I do not have reference, but I have heard that there is no use in using more than 12 word for mnemonic, because ECDSA secp256k1 only has 128 bit strength.

Is this correct?
If it is, then does additional passphrase add anything?
Also considering that Taproot added Schnorr signatures, what is its bit security and how to understand it in all of it?

1 Answer 1


Because you don't need to actually crack the seed phrase but rather find a private key from public key, it holds that 12 words generated just as randomly is as secure as 24 words. They will both produce a 128bit secret key which means they are just as secure as each-other regardless of the permutations of the seed words. Credit to Pieter for the fix.

  • 2
    In fact, cryptographically speaking, there is no benefit to private keys having more than 128 bits of entropy, as long as there is no pattern in them (e.g. don't use just 128 bit numbers as private keys, that's broken, but using the hash of 128 bit numbers appears to be just fine). The reason for suggesting more is just defense in depth. Feb 25 at 6:00
  • This makes sense, my main point was that guessing 24 permutations of words should be more difficult than 12 but I guess it is not an effective increase in difficulty? How many more bits do 24 word phrases have compared to 12 word?
    – Poseidon
    Feb 25 at 18:25
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    24 words = 256 bits, 12 words = 128 bits. But finding a private key given the public key already costs only 2^128 operations (using e.g. Pollard's rho algorithm, not using brute force of course). So if an attacker can just attack the private key keys that come out directly, there is no reason to try to find the seed. Feb 25 at 19:28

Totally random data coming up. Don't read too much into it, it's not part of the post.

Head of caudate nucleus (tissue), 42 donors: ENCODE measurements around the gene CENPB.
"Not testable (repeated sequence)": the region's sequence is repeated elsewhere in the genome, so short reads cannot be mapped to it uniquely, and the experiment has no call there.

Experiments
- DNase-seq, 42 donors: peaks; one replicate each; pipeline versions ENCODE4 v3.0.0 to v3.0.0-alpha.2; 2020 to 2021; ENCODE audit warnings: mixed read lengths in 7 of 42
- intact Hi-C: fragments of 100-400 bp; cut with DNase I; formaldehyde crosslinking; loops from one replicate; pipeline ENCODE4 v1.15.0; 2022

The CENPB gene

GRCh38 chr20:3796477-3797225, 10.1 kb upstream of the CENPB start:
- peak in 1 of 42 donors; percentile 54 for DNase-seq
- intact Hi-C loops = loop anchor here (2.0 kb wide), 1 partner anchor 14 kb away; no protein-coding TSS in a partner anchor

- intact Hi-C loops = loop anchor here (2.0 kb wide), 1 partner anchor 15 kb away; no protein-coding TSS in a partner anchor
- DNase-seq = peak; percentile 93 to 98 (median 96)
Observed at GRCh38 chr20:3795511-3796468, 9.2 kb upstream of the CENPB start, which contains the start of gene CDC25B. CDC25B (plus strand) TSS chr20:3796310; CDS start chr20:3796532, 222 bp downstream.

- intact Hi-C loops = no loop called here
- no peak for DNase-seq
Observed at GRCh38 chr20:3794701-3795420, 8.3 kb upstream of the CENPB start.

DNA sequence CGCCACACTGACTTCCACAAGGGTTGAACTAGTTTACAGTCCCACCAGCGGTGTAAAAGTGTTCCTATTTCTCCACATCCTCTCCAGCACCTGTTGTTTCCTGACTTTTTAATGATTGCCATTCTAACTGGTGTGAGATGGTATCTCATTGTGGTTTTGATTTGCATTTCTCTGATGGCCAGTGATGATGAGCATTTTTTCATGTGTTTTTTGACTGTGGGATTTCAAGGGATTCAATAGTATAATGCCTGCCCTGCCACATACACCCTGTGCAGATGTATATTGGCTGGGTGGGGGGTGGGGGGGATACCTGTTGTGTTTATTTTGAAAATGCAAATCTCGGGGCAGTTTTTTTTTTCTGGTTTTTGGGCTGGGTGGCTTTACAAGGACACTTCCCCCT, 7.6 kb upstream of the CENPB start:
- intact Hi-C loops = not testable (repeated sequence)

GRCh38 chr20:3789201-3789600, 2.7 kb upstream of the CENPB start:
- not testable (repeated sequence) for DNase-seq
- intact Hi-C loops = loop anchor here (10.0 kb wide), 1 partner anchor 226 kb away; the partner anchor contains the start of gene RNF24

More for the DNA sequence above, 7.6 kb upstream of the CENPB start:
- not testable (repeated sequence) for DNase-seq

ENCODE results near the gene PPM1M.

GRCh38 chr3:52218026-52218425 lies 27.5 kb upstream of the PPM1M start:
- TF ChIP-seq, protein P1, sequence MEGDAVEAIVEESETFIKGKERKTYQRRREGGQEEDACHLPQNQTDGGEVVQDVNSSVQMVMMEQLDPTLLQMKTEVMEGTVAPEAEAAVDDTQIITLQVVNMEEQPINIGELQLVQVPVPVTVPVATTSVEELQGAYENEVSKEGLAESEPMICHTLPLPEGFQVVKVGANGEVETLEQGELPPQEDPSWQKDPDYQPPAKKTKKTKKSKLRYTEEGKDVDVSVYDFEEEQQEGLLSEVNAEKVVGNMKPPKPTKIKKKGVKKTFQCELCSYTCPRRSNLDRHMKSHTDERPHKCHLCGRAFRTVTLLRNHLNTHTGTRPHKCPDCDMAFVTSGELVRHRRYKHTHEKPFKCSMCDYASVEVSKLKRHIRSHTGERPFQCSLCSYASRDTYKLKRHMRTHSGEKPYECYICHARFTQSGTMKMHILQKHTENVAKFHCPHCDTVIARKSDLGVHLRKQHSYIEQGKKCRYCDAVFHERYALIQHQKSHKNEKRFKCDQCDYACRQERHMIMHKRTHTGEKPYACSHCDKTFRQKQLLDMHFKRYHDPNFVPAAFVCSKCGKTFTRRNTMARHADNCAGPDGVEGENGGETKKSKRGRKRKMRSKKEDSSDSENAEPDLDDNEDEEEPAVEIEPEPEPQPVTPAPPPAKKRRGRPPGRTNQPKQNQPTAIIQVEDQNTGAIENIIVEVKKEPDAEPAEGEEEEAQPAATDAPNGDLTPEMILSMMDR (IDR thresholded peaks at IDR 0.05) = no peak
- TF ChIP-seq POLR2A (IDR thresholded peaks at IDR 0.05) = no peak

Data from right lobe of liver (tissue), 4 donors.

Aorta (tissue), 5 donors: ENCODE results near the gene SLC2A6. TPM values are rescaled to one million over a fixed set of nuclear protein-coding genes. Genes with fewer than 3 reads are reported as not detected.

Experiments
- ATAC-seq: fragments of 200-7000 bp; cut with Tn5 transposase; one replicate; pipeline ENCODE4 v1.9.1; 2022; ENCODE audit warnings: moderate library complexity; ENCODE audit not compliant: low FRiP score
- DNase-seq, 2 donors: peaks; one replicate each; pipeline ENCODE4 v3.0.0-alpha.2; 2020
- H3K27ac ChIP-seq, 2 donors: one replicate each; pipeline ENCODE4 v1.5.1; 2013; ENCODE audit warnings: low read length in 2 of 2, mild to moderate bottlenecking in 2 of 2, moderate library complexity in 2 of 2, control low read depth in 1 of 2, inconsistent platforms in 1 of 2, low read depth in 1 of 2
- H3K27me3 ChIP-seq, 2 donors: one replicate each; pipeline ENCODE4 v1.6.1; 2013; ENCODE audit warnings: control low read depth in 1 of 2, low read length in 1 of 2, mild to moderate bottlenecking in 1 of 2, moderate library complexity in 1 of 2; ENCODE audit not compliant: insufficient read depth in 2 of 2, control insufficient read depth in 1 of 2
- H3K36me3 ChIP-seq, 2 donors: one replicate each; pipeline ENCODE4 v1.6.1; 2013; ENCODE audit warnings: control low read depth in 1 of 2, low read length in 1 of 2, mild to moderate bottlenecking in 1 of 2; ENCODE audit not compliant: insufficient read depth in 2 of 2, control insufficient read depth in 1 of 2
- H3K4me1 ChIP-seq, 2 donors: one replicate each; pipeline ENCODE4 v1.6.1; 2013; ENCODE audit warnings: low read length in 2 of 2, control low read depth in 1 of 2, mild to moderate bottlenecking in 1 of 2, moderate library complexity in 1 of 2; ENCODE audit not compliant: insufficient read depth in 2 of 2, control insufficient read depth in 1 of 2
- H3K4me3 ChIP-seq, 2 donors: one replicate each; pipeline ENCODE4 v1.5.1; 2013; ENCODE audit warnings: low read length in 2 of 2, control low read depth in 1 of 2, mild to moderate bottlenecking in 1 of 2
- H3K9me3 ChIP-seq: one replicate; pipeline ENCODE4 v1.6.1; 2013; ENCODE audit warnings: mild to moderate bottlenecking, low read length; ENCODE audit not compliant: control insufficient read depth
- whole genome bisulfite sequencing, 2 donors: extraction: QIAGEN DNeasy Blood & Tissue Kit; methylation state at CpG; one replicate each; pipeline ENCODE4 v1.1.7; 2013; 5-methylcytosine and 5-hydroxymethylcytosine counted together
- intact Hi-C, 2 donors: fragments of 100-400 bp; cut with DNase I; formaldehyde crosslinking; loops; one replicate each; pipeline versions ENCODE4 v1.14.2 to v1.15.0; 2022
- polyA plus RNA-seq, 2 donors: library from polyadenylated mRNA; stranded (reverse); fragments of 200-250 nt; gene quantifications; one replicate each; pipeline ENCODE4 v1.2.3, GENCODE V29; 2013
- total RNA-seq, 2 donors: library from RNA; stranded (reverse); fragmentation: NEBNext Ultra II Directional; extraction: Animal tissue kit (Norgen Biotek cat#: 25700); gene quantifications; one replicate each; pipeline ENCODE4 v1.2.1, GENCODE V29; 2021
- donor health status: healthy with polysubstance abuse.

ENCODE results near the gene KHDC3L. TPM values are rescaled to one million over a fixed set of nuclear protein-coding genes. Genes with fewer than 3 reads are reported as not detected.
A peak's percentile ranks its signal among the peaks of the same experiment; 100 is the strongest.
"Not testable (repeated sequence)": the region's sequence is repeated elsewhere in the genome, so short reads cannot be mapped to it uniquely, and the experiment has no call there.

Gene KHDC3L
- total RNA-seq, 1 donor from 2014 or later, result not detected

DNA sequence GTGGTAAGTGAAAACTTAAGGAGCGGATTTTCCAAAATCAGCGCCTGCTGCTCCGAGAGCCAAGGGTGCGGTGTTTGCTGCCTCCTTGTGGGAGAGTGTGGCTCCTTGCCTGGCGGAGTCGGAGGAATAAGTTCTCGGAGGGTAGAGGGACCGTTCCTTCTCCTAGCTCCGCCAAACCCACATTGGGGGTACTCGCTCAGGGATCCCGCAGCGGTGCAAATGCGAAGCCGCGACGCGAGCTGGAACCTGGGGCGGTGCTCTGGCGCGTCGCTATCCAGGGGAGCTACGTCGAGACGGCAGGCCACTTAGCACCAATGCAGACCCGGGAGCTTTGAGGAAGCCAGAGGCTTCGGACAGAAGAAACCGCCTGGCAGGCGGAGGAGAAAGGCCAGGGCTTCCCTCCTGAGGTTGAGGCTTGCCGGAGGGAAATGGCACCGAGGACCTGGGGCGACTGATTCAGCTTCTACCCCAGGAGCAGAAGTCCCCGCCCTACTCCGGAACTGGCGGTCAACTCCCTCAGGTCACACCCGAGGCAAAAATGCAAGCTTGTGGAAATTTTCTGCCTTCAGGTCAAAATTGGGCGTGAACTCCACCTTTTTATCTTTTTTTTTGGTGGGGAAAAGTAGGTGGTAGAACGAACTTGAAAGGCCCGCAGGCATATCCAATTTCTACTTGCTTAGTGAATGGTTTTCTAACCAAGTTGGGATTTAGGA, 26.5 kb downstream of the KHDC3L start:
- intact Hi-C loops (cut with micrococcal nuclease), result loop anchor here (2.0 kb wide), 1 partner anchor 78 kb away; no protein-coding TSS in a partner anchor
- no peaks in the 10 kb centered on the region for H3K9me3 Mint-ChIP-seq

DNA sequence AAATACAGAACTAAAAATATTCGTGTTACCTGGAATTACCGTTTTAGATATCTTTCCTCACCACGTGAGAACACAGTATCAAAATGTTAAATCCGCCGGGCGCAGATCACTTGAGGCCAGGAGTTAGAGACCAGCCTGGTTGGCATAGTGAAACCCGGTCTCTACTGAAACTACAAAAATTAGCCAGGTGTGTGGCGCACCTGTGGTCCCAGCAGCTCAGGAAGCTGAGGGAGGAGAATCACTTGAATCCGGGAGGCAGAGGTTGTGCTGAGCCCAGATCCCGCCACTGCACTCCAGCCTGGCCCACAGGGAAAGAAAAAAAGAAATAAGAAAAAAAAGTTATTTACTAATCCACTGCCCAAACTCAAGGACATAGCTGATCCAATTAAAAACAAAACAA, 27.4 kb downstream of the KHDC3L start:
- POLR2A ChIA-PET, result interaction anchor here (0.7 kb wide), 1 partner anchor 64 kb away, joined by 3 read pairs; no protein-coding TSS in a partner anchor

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    @PieterWuille So if I understand it correctly, everything above 128 bit is useless ?Does this include also additional passphrase ? My understand is that it does ? Let say that it is possible to finding a private key given the public key (Pollard's rho algorithm) how is this related to HD wallets ? My understanding is that still you would not get master seed but just for this address. Is it correct ? I am using terminology from github.com/bitcoin/bips/blob/master/bip-0032/derivation.png Just trying to wrap my head around it.
    – WebOrCode
    Feb 26 at 9:45
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    I think that the password would not add extra entropy in the case of Pollard's rho algorithm, HD wallets prevent a trivial attack that can reveal a parent private key given one of its child public private key pairs. So if an attacker theoretically attacked one HD key it would not allow them to reveal its parent which would mean probably revealing all child keys as well. But in general I don't think its feasible to attack 128 bit keys with pollard's rho in the current state of computing limitations. I believe there is some people attempting to do this at large power costs on btc talk forum.
    – Poseidon
    Apr 28 at 1:34

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